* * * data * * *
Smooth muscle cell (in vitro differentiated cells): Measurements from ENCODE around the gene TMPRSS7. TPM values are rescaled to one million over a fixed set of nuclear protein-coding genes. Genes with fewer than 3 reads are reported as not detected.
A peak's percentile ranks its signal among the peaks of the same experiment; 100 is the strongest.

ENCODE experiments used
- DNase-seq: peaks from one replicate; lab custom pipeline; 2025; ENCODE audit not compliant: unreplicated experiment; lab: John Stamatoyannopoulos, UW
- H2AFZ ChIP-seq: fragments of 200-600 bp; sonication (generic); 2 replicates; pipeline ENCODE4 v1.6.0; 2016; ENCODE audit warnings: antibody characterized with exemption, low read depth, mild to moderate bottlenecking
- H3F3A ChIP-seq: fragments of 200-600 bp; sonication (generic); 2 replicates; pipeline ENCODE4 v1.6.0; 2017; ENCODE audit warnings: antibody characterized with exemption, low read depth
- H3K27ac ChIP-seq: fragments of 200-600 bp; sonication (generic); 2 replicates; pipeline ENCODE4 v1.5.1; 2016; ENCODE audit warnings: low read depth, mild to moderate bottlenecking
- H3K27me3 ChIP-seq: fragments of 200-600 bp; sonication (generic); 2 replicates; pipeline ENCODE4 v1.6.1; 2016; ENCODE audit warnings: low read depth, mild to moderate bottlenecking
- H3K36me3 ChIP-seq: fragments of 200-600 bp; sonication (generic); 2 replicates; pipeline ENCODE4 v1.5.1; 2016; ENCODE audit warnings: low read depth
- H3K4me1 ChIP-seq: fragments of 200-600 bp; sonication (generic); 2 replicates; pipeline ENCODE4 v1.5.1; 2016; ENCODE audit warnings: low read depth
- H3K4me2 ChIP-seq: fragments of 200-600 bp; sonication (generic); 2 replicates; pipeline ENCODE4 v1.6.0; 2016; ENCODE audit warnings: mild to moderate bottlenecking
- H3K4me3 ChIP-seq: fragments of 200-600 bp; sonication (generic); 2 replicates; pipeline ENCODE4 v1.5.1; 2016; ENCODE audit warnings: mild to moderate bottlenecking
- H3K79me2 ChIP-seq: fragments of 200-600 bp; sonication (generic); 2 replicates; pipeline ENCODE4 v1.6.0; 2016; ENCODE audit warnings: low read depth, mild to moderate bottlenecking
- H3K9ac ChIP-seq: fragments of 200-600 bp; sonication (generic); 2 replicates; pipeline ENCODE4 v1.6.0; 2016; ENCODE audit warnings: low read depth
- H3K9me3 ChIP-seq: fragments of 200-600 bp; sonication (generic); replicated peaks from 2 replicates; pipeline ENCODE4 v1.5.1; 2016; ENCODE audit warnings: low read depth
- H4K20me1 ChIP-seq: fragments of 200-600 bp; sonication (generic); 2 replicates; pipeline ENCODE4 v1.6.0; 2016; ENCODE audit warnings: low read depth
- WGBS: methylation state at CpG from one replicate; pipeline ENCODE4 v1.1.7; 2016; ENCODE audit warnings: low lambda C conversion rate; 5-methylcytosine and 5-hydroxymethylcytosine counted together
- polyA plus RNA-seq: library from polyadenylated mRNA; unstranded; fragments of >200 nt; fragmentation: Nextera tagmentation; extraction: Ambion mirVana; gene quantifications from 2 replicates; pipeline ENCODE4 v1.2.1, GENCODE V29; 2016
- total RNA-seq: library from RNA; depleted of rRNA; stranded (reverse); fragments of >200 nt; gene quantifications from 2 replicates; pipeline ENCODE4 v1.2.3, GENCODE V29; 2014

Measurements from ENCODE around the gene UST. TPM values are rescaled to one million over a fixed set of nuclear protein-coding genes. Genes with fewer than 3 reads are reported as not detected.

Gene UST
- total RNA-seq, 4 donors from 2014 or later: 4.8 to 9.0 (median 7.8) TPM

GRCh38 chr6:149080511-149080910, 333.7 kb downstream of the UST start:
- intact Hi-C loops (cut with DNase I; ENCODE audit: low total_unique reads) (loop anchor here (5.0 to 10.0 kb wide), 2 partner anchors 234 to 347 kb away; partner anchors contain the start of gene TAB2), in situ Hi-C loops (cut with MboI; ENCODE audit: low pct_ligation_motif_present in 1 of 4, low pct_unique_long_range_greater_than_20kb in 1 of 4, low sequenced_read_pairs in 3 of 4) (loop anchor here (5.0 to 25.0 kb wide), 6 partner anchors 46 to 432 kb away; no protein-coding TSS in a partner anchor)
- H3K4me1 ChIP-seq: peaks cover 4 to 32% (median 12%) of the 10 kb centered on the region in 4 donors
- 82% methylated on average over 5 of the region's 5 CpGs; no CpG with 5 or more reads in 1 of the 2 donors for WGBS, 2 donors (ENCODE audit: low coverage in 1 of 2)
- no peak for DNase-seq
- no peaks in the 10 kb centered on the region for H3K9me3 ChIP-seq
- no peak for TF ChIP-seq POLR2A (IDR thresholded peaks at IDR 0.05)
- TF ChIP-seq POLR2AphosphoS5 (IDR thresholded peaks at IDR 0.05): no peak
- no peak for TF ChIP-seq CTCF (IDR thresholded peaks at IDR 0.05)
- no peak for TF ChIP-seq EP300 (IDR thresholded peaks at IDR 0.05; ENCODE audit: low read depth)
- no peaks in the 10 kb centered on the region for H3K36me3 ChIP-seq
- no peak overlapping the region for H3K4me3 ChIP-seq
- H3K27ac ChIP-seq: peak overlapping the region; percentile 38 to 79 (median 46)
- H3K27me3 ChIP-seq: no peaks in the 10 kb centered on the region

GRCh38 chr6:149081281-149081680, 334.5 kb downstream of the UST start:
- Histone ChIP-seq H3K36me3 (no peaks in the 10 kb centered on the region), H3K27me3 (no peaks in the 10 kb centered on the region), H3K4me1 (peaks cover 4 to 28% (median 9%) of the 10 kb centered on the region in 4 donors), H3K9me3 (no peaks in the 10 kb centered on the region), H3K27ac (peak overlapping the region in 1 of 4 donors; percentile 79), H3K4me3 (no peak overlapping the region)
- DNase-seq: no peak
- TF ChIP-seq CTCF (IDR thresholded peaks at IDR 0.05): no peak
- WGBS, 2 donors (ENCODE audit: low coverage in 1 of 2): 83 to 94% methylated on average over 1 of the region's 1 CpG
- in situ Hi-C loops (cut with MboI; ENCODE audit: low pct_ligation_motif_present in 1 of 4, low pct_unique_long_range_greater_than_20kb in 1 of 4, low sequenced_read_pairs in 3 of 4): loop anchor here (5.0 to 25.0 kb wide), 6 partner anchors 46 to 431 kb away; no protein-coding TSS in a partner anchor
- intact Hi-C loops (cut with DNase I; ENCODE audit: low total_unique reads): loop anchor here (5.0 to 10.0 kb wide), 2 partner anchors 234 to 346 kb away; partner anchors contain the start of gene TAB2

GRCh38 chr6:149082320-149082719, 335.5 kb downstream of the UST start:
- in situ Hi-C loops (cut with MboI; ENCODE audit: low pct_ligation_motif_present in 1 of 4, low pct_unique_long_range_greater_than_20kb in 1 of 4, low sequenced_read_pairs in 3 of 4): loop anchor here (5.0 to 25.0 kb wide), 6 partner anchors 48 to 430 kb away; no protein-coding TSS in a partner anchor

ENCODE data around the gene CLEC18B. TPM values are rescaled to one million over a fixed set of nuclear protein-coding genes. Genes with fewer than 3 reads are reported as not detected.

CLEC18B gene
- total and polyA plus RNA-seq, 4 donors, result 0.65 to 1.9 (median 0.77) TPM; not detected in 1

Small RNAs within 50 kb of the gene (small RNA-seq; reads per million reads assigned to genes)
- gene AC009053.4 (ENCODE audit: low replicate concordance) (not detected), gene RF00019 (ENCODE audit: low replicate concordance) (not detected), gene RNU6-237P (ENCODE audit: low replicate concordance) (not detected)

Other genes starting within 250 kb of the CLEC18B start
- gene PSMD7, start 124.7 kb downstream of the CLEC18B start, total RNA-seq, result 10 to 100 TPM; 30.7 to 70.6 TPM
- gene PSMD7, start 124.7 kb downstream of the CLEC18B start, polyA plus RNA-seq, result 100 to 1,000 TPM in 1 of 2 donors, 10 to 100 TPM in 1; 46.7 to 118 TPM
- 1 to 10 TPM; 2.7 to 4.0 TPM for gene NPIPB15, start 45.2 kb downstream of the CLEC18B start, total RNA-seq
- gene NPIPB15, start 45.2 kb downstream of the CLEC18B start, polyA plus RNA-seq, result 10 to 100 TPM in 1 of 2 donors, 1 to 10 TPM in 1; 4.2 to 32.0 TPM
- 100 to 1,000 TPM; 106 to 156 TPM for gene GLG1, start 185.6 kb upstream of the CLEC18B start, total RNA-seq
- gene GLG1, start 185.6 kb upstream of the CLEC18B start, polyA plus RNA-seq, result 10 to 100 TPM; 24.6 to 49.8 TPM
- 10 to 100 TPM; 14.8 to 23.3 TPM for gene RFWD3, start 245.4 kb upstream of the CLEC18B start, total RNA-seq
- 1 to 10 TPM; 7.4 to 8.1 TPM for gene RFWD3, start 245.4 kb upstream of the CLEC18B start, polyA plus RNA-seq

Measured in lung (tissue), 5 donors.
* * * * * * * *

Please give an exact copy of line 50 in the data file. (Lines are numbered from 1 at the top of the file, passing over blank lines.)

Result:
- gene AC009053.4 (ENCODE audit: low replicate concordance) (not detected), gene RF00019 (ENCODE audit: low replicate concordance) (not detected), gene RNU6-237P (ENCODE audit: low replicate concordance) (not detected)